Georgia School Superintendent envisions bus funding shift

    Georgia Schools Superintendent Richard Woods said one of the Department of Education's 2020 legislative priorities is for rural school districts to receive more transportation funding. Woods presented the priorities Friday at a media symposium hosted by the Georgia Partnership for Excellence in Education. Stanley Dunlap/Georgia Recorder

    The Georgia Department of Education is asking for legislators to provide more transportation funding to rural school districts.

    State Superintendent Richard Woods said Friday that a larger share of state funding school districts receive will ease the financial strain on rural communities. Statewide, busing costs soared the last two decades, with local districts covering $945 million of nearly $1.1 billion in expenses during the last school year.

    Finding more money to offset those costs might require changes to the state’s complex Quality Basic Education formula, the state’s public education funding system.

    “We’re looking at making some adjustments in the QBE formula, the potential to look at some tweaks, not a general overhaul,” Woods said during his presentation Friday at a meeting of the Georgia Partnership for Excellence in Education focused on 2020 legislative priorities.

    More than 100 of 108 school superintendents said inadequate transportation funding is a significant problem in a 2019 survey by the Georgia Budget and Policy Institute.

    Transportation costs can fall harder on rural districts with the fixed expenses to maintain buses while transporting fewer students over more miles than more densely populated districts.

    Lawmakers are set to convene today for the new legislative session, with the state’s budget cuts taking center stage.

    The majority of the education department’s formula-driven $10.6 billion budget is exempt from Gov. Brian Kemp’s order that state agencies cut 4% in this year’s budget and 6% for next year.

    This year’s K-12 budget was the second year in a row that legislators fully funded the QBE formula, along with $770 milion for teacher pay raises, enrollment growth and other salary increases. The formula was underfunded by as much as $1 billion in the years following the Great Recession.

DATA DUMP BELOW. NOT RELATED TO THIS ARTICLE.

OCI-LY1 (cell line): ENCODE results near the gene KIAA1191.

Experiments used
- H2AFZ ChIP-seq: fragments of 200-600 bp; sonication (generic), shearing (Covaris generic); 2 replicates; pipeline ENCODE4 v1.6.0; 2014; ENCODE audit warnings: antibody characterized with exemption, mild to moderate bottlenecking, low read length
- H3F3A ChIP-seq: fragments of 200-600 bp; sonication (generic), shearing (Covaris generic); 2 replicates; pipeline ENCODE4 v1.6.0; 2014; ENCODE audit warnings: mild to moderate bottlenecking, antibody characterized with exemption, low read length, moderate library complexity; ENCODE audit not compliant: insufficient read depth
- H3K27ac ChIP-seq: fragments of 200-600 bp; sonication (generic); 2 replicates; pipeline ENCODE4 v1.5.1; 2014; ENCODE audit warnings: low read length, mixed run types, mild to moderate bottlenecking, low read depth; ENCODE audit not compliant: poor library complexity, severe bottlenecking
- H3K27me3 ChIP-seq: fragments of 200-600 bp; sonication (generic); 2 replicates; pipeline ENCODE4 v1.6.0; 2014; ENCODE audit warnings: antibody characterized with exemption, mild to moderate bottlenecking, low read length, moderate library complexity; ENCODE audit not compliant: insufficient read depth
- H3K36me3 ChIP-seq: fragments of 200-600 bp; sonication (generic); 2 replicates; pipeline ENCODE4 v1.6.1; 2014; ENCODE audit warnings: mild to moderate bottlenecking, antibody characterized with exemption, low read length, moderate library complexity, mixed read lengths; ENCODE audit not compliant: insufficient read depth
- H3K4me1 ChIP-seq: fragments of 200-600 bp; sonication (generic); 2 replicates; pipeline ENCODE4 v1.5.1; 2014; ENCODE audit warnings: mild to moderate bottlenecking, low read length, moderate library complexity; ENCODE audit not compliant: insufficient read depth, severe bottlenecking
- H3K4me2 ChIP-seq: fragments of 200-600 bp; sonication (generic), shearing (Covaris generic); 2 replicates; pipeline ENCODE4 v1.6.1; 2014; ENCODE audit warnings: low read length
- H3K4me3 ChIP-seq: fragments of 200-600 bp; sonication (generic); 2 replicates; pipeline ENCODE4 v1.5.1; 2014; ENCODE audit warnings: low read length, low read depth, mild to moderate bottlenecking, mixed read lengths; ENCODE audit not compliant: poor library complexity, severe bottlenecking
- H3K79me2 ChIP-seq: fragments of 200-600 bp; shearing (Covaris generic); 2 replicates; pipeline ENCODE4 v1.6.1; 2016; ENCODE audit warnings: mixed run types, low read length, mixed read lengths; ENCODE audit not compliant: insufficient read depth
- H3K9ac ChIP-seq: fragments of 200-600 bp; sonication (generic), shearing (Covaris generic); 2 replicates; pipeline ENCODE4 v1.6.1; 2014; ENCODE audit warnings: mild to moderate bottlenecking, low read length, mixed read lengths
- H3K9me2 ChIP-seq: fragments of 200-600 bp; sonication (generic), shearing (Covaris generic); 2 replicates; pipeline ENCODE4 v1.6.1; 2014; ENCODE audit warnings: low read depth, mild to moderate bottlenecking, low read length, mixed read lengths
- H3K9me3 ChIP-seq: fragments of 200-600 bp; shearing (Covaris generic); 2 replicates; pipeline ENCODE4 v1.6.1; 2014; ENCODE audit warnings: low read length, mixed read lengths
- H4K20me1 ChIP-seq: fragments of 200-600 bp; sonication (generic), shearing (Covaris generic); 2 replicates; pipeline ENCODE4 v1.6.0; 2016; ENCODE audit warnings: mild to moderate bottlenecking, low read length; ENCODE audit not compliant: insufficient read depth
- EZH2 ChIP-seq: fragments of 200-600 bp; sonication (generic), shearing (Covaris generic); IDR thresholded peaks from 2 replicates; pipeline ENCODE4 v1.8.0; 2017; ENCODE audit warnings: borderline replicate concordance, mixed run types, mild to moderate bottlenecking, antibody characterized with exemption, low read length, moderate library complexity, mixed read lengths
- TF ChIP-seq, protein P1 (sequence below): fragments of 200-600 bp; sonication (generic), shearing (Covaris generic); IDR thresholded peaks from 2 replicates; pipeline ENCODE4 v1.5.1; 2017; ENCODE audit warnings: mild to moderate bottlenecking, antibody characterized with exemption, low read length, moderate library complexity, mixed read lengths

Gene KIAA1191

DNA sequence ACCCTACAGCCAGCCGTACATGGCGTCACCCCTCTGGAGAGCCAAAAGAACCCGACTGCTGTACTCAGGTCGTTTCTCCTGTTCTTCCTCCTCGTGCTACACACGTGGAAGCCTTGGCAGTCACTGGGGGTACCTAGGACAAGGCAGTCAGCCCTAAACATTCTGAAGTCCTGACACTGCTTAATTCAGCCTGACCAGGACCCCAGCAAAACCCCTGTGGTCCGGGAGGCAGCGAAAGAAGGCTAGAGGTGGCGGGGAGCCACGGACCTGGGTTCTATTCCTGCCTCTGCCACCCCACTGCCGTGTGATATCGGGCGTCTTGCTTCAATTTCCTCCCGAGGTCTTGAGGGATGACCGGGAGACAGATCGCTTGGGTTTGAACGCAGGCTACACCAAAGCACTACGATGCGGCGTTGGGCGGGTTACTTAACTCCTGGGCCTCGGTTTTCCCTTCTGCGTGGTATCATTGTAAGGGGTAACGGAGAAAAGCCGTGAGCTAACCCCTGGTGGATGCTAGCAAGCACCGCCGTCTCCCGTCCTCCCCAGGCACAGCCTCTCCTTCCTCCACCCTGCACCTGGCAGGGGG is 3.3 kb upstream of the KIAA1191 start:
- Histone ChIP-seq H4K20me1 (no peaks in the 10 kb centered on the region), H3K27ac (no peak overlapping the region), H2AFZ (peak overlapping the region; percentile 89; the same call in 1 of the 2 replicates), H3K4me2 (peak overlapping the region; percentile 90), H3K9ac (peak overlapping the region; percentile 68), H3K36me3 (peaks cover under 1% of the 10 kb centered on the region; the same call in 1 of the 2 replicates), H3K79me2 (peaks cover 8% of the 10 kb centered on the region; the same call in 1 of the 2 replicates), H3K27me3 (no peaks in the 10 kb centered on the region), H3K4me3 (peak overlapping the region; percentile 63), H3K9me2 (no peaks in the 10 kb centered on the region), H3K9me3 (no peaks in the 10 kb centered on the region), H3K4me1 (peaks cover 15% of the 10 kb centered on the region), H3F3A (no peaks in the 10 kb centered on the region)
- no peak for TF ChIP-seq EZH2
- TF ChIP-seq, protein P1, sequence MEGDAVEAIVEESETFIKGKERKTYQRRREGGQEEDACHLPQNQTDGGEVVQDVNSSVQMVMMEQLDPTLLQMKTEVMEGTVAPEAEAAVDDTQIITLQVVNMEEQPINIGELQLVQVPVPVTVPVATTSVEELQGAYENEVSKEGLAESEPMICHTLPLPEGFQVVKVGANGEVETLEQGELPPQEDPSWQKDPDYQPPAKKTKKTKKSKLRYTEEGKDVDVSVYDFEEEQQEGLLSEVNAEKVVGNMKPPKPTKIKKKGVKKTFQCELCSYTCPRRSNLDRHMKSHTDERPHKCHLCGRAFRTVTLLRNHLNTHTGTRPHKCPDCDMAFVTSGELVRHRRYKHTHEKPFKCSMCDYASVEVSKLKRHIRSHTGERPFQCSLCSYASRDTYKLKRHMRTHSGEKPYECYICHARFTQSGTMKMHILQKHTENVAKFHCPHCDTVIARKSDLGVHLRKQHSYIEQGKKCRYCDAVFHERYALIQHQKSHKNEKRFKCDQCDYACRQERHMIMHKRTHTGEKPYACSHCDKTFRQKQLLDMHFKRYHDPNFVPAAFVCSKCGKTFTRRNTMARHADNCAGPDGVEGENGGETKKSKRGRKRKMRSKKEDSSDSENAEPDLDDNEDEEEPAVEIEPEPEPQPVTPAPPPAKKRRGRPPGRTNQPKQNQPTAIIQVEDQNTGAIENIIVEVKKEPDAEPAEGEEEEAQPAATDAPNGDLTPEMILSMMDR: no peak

The partnership released its Top Ten Issues report Friday that says that school districts took on a larger share of expenses since 2012 when lawmakers stopped contributing to health insurance for bus drivers, custodians and some other non-teaching staff positions.

     

    Stanley Dunlap
    Stanley Dunlap has covered government and politics for news outlets in Georgia and Tennessee for the past decade. At The (Macon) Telegraph he told readers about Macon-Bibb County’s challenges implementing its recent consolidation, with a focus on ways the state Legislature determines the fate of local communities. He used open records requests to break a story of a $400 million pension sweetheart deal a county manager steered to a friendly consultant. The Georgia Associated Press Managing Editors named Stanley a finalist for best deadline reporting for his story on the death of Gregg Allman and best beat reporting for explanatory articles on the 2018 Macon-Bibb County budget deliberations. The Tennessee Press Association honored him for his reporting on the disappearance of Holly Bobo, which became a sensational murder case that generated national headlines.